You are here: Seasoned Cooking » All Issues » February 2007 Issue » This Article » Page 1
February 2007 Issue
by Ronda L. Halpin
Table of Contents | Single-page view

Related Sites

My Muffin Recipes

Muffin recipe site that is updated often with original and free sweet and savory muffin recipes.

The Burning Void Cooking Resources Page

Recipes, menus, cookbook recommendations, and well-maintained links.

Knives And Tools Online

Europe's #1 Online Knife store. Representing top brands like Zwilling J.A. Henckels, Wusthof Trident, Global, Diamond Sabatier, Victorinox etc. for...

Gramp's Lamps - Gone With the Wind Lamps

Gramp's Lamps offers the finest hand painted "Gone With the Wind" hurricane lamps & night lights.

Carolina Country Cooking

Real Southern Recipes, Free Cookbooks, Facts, And Fiction From The Blue Ridge Mountains Of North Carolina
Cooking meals in a conventional oven can add unnecessary fat to your favorite meals. By switching to rotisserie ovens, millions of people have reduced the fat in their diets while also enjoying great tasting food. A rotisserie oven seals in food's natural juices while cooking. Now many rotisseries are also very energy efficient, cooking food in far less time than a conventional oven.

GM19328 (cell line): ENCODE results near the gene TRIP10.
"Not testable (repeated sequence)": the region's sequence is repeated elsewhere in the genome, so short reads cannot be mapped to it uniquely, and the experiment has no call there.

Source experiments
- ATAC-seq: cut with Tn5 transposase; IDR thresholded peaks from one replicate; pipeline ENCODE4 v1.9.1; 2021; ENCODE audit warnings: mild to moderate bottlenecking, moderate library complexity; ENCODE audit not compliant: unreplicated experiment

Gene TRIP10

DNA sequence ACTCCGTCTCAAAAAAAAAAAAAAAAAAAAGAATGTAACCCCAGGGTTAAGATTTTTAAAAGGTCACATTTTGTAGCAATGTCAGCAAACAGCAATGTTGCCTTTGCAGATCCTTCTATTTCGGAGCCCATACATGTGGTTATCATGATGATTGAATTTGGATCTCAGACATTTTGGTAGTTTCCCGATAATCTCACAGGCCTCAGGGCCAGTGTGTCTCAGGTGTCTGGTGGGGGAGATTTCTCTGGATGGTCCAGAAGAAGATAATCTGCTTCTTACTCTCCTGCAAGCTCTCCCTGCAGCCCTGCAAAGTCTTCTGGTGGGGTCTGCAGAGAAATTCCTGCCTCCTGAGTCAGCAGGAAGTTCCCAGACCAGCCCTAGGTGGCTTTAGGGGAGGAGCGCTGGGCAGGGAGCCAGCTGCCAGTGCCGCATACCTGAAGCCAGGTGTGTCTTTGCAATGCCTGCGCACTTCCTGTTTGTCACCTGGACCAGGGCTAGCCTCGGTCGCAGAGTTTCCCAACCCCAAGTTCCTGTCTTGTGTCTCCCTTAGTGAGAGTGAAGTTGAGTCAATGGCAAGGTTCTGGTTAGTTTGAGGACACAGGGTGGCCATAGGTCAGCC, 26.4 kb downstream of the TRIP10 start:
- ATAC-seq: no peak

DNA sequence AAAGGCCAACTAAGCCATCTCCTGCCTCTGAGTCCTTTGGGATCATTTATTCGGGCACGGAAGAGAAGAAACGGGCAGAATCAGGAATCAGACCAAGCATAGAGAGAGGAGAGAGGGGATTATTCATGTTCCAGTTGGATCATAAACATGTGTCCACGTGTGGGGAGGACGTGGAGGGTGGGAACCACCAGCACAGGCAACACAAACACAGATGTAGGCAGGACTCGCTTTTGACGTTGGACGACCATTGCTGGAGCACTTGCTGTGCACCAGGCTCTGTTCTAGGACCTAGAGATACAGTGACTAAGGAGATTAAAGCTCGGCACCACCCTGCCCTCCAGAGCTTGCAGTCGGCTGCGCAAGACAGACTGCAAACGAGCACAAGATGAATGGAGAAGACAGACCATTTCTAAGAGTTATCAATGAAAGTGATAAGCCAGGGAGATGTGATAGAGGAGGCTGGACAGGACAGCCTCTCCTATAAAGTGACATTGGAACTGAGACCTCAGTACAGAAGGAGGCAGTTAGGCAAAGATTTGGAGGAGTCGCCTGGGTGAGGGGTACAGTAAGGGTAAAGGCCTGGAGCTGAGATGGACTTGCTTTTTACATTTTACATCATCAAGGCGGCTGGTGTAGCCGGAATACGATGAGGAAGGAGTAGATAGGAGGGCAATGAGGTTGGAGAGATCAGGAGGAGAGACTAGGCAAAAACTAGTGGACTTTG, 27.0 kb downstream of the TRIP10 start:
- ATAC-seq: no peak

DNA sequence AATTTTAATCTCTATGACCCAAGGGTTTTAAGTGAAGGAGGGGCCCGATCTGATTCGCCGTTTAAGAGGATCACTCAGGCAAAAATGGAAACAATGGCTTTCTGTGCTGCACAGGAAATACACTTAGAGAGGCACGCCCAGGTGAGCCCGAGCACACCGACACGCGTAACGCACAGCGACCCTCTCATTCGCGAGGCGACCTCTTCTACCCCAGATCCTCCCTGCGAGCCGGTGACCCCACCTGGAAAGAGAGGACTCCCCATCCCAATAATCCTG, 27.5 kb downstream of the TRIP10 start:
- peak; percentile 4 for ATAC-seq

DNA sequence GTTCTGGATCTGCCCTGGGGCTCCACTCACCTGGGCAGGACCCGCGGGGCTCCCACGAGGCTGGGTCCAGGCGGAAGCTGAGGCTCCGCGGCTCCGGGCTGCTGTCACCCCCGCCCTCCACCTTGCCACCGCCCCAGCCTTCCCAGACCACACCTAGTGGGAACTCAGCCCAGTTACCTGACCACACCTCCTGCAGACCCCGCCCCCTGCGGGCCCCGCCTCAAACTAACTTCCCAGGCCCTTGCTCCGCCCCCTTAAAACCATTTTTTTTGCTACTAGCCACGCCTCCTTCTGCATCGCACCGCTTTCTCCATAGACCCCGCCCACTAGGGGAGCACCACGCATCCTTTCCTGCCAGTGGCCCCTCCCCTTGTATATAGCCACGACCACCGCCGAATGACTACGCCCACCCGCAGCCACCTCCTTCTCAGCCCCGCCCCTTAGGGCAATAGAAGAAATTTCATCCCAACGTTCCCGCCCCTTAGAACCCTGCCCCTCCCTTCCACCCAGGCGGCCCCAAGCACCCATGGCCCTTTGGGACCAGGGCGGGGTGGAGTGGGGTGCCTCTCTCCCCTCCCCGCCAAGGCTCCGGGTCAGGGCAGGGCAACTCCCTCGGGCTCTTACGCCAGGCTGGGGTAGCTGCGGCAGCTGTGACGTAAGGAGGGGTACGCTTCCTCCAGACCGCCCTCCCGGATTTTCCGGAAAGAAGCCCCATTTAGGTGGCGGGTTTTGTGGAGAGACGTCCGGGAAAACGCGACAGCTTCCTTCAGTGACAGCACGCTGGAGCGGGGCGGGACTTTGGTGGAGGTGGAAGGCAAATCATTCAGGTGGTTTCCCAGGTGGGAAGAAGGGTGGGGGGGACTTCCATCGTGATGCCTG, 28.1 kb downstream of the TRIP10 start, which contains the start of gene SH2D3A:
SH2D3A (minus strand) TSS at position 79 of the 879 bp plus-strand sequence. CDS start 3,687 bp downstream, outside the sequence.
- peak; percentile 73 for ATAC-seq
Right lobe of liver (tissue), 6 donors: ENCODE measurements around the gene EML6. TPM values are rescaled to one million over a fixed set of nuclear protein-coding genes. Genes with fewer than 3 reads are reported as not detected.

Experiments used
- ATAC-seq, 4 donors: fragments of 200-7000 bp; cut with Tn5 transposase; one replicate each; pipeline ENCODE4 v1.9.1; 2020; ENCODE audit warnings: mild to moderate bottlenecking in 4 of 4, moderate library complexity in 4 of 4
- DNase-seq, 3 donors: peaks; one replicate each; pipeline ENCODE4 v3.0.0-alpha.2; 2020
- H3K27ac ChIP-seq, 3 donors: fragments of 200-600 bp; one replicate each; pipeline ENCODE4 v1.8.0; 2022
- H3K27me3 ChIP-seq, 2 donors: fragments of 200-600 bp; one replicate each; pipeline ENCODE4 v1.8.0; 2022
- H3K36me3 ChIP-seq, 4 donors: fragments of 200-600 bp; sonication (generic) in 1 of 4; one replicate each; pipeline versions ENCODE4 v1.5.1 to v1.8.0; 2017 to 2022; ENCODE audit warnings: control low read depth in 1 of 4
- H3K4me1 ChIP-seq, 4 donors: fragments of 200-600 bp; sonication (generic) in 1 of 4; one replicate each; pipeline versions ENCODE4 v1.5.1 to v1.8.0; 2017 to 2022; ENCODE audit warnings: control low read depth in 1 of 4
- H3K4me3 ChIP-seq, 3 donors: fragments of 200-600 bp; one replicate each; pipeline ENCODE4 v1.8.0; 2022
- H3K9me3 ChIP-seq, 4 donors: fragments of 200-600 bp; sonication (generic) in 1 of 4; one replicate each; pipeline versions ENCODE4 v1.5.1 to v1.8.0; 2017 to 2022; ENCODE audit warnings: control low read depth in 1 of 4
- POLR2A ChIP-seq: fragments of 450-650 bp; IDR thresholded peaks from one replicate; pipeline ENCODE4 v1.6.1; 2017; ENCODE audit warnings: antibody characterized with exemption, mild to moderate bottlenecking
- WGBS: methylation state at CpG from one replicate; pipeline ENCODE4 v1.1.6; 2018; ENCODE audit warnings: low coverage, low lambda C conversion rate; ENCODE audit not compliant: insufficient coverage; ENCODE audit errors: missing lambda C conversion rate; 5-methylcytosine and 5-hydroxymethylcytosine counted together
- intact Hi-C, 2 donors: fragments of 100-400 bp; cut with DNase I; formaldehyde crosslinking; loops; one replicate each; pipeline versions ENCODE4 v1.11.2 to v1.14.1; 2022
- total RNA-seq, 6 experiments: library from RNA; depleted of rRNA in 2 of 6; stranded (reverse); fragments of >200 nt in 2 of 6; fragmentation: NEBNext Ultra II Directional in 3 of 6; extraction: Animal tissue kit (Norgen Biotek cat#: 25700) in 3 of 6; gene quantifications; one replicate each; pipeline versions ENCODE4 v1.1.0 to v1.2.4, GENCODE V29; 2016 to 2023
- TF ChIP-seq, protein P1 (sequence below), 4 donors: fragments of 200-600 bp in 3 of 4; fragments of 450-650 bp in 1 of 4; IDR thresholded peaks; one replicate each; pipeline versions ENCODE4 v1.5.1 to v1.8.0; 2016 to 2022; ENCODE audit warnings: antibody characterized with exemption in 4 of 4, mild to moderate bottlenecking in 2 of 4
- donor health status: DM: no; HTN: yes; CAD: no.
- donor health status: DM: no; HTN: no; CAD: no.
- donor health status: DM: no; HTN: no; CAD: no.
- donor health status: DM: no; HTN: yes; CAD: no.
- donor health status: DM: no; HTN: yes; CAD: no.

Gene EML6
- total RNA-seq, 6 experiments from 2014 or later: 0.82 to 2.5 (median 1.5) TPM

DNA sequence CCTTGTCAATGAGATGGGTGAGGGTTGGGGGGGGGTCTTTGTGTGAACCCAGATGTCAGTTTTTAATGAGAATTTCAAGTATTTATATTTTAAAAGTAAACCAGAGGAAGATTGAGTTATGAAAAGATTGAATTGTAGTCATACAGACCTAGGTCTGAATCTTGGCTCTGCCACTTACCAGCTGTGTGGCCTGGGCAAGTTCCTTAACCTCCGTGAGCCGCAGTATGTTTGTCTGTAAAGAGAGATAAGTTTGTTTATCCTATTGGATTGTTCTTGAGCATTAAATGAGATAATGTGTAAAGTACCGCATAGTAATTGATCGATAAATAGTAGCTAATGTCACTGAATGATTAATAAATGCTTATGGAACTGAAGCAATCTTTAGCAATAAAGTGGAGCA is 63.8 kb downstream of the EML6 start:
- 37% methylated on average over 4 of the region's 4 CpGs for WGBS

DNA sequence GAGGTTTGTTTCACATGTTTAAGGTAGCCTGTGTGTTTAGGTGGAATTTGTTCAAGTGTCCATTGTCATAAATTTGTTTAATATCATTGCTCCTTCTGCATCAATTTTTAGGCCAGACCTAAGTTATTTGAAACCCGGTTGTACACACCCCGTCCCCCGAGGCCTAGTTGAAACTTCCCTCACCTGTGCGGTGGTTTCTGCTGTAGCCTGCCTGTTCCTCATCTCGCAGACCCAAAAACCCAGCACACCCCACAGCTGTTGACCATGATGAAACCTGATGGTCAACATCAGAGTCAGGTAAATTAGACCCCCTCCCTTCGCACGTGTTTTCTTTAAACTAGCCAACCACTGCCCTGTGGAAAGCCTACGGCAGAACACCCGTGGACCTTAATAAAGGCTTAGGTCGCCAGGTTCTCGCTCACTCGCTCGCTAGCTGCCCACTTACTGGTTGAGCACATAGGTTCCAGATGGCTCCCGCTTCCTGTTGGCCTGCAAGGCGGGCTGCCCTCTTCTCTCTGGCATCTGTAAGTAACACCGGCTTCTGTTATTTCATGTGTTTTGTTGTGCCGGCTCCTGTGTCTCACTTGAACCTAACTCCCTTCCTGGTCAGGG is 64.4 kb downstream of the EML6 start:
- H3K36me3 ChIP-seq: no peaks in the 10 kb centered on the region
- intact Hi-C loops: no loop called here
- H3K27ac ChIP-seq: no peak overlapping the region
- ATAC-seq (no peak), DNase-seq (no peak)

No wonder the top manufacturer of rotisserie ovens has sold more than three million units over the last several years.

Suitable for either a two-person dinner or a larger group meal such as a turkey, these ovens are remarkably versatile. Meats and vegetables are particularly suited to rotisserie cooking and the recipes range from the traditional to the sophisticated. While most people are familiar with the ubiquitous rotisserie chicken, they are good for many other types of meals. This month, I offer two favorites of my own … one featuring pork and one featuring chicken.


Rotisserie Pork Roast with Rosemary, Garlic, and Balsamic Vinegar

  • 1/2 cup olive oil
  • 1/4 cup balsamic vinegar
  • 2 tablespoons fresh rosemary, finely chopped
  • 2 tablespoons garlic puree
  • 1 - 3.5 lbs. boneless pork loin roast
  • Salt
Mix the olive oil, balsamic vinegar, rosemary and garlic puree. Cut shallow slits into both sides of the roast. (This is to help the marinade penetrate the meat better.) Rub the meat on both sides with a small amount of salt. Put the roast into a large resealable bag, pour the marinade in, close the bag, and marinate 8-10 hours in the refrigerator, turning the bag a few times if you can.

To cook, put the roast onto the spit and secure with the prongs. Cook about 20 minutes per pound, or until the temperature on an instant-read meat thermometer reaches 155 F. Let the roast sit 15 minutes before cutting.

  • Yields: 8 servings
  • Preparation Time: about 100 minutes, plus marinating time

Next Page

Comments Disabled

Copyright © 2011 Seasoned Cooking
Authors also retain limited copyrights.